Owners of shopping centers have become the newest links in the retail chain to take a hit, as an investment bank published a cruel review of their prospects.
In a note Morgan Stanley said it would continue to scare & # 39; of investing in real estate stocks that seemed surprisingly cheap. These often include companies focused on the British retail sector.
Hammerson, owner of 22 shopping centers and 15 retail parks in Europe, saw £ 193.3m wipe out its market value when Morgan Stanley lowered its target price from 565p to 510p. His shares fell by 5 percent, or 24.6p, to 467.8p.
Intu, which has 17 British shopping centers, with 35 million customers a year through the doors, dropped by 3.4 percent or 5.5p to 156.25p because the bank recommended a lower target price of 150p. Intu and Hammerson recently flew the idea of a merger before Hammerson got cold feet.
Even luxury operators were not spared. Capital & Counties, which manages more than 1m square foot space in the Covent Garden in London and has brought brands such as Chanel and Mulberry to the district, scored 2.7 percent because the shares fell by 7.1p to 256.9 p.
Property values start to decline in the UK, warned Morgan Stanley – the Landingc managed Bluewater shopping center in Kent was valued at 11 percent in the six months to March. In addition, retailers from large shopping centers have been squeezed because rents are rising, business rates are rising and online shoppers are online.
The FTSE 100 was also heavily pressurized and ended the day 0.6 percent lower at 7516.03 points during renewed tensions between the US and China. Vodafone pushed 3.1 st, or 5.42p, to 167.52p, while Bank of America Merrill Lynch said the short headwind was on the rise.
Pressures such as competition in Spain and Italy, depreciation in the Turkish lira and higher costs could take their toll, analysts said.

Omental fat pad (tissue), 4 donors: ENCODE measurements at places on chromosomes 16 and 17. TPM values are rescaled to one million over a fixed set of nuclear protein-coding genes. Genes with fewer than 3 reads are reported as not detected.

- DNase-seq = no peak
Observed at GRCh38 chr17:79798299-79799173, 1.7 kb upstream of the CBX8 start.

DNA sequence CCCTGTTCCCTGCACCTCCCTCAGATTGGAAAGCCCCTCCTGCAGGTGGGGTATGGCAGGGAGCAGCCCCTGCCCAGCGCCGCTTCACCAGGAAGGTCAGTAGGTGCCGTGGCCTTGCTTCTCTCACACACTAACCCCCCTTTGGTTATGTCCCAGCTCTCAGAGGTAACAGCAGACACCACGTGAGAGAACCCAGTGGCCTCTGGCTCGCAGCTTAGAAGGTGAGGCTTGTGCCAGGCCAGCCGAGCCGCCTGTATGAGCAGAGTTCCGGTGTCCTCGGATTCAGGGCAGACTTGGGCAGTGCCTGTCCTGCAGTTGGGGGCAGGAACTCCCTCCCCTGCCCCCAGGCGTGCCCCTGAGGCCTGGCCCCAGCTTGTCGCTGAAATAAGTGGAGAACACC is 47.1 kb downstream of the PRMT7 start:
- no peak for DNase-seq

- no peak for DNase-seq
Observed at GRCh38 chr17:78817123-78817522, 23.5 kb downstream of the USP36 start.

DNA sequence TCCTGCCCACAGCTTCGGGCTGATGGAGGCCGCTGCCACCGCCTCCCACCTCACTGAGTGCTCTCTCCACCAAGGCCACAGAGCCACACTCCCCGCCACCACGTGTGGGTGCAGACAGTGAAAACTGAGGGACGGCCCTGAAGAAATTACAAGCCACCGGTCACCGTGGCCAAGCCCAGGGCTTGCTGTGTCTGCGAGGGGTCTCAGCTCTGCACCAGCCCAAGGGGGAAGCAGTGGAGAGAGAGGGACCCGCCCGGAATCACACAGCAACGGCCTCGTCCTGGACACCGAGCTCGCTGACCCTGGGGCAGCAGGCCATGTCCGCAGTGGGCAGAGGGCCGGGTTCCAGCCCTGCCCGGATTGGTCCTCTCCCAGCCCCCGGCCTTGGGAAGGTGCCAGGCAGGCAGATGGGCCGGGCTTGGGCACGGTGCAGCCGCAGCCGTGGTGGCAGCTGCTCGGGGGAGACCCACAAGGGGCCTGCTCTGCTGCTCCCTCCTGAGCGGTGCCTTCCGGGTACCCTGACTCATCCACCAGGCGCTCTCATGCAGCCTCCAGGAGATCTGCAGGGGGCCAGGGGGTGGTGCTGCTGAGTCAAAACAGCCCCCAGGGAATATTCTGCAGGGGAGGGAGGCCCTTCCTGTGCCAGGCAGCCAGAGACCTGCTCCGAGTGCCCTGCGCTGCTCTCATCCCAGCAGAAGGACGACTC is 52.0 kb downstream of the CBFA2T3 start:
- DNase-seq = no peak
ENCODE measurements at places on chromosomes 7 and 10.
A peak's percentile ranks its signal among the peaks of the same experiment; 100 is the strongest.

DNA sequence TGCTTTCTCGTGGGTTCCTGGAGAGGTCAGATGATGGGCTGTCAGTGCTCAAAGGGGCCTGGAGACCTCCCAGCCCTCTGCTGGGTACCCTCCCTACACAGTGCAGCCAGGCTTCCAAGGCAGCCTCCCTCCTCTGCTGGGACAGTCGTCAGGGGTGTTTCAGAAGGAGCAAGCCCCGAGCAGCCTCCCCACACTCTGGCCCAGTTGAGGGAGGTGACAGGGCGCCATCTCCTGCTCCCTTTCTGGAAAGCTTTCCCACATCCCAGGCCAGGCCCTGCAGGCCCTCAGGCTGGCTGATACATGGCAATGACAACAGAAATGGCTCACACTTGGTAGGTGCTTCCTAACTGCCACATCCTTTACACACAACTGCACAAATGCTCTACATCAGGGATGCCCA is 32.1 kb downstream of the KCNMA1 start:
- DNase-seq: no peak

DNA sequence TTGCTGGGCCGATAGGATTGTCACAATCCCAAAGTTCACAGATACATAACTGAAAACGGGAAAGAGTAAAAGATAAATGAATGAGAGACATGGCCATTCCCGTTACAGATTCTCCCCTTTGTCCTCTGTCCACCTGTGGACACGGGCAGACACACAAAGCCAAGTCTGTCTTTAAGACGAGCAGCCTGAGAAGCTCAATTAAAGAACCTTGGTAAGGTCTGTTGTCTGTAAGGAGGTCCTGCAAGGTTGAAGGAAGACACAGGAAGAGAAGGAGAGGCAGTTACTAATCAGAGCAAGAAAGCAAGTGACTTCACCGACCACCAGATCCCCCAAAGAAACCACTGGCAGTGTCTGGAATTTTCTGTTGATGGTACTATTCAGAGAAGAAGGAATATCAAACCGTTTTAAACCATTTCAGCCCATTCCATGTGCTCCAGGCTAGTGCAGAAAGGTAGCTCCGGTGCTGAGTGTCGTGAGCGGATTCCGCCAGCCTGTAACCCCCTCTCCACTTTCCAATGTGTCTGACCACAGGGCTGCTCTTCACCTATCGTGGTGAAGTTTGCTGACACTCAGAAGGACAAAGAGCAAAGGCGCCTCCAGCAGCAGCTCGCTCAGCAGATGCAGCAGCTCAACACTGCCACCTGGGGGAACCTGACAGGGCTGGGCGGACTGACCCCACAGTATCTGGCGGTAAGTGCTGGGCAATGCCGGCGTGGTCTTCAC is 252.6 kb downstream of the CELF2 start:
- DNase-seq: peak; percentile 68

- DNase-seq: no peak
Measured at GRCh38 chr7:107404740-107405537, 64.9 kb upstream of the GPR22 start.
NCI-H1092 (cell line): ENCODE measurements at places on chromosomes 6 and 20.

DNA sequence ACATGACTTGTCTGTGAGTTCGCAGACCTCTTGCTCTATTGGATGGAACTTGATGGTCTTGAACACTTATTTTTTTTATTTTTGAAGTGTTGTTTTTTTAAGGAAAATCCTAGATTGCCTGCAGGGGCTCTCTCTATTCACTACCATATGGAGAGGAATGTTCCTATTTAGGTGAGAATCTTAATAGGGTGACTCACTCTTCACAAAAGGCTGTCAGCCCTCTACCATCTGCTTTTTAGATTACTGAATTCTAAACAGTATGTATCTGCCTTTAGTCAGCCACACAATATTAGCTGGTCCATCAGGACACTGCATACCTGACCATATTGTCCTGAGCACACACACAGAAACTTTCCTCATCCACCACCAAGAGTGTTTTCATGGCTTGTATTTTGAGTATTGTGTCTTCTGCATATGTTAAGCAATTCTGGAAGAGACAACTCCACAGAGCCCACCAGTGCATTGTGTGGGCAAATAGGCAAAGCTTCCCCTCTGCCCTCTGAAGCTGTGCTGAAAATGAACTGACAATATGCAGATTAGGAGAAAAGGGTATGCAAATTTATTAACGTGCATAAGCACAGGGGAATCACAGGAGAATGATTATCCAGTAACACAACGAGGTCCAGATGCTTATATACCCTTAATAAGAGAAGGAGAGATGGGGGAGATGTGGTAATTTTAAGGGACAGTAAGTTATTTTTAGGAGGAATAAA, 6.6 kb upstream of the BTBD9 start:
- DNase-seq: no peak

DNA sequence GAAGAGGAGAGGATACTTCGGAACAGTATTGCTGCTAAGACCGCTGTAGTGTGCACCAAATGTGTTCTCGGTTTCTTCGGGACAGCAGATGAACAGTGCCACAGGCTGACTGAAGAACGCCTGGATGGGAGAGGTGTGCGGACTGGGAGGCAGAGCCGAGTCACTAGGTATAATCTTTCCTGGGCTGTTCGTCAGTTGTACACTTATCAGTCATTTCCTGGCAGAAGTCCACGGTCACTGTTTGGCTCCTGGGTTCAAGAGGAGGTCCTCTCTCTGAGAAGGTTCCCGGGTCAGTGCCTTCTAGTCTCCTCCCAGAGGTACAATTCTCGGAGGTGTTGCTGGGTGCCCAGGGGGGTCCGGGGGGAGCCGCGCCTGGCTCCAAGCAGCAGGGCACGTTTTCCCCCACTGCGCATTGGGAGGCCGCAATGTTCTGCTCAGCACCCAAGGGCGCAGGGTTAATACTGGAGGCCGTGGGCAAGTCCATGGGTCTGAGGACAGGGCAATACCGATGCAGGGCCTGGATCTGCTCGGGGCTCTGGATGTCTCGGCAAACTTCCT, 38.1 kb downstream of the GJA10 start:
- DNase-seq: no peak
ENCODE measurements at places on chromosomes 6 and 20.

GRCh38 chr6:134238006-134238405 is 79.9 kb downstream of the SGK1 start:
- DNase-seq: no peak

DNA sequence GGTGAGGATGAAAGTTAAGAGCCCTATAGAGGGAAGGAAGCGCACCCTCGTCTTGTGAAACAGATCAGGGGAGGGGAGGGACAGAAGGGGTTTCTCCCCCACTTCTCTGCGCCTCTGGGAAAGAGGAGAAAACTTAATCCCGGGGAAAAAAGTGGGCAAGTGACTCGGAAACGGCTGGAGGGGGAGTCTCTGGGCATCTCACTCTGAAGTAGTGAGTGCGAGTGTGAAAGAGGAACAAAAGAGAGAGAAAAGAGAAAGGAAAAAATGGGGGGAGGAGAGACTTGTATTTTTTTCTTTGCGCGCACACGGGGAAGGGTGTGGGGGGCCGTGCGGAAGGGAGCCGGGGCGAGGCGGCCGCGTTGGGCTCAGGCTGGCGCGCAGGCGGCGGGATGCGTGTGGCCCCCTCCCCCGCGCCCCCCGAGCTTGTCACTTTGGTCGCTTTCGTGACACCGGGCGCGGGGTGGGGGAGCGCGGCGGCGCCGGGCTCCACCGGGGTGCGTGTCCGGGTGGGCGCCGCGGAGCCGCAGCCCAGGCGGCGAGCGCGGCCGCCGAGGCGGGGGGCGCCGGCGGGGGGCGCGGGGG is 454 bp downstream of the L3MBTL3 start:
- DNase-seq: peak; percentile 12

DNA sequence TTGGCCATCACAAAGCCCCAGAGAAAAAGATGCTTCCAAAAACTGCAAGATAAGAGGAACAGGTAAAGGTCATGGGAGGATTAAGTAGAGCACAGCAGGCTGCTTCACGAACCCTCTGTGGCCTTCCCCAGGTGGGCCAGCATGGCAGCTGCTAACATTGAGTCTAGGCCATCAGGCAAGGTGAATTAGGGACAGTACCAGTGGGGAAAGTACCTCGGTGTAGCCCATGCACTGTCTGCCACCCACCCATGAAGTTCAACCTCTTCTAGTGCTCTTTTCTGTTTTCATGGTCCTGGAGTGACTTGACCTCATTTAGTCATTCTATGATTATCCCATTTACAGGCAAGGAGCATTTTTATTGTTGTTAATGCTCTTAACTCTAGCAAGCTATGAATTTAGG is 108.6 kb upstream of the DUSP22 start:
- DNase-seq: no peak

Drug giants Astrazeneca and Glaxosmithkline did not succeed in increasing the index, despite the fact that each of their medicines has been approved for use in Europe.
Patients with type 2 diabetes can now control their blood sugar levels with a weekly injection, instead of having to breathe in several times a day with insulin, using an Astra device. The shares gained 0.4 percent or 21 pence and closed at 5910 p.
But Glaxo fell, with 0.6 percent or 9.2p to 1590.8p, although the EU gave the thumbs up for a drug for the treatment of children with severe asthma.
But one pharmaceutical company focused on the junior market in London managed to pull investors out of the way.
Duke Royalty, who invests substantial amounts in research laboratories in exchange for the future royalties they pay through drug giants using that research, climbed 3.2 percent or 1.4p to 45.9p.
The company announced that it has contracted its largest royalty financing agreement with £ 10 million with Interhealth Canada, which is developing for healthcare and healthcare facilities.
In the FTSE 250, the international energy company Hunting has been on its way and has restored its dividend, as rising raw materials prices and a recovering oil market have improved performance.
Investment Manager at AJ Bell, Russ Mold, said: & # 39; There is a very strong demand from the US for Hunting's perforating gun, a device used to penetrate oil and gas wells in preparation for production. & # 39; The shares rose by 11.9 percent or from 90.5p to 849p.
Inkjet company Xaar pressed little to impress investors in his latest trade update. The shares plummeted by 29.6 per cent or 72.75 pence to 173 p because the trade was disappointing. The board said that it & # 39; strategic options & # 39; was watching.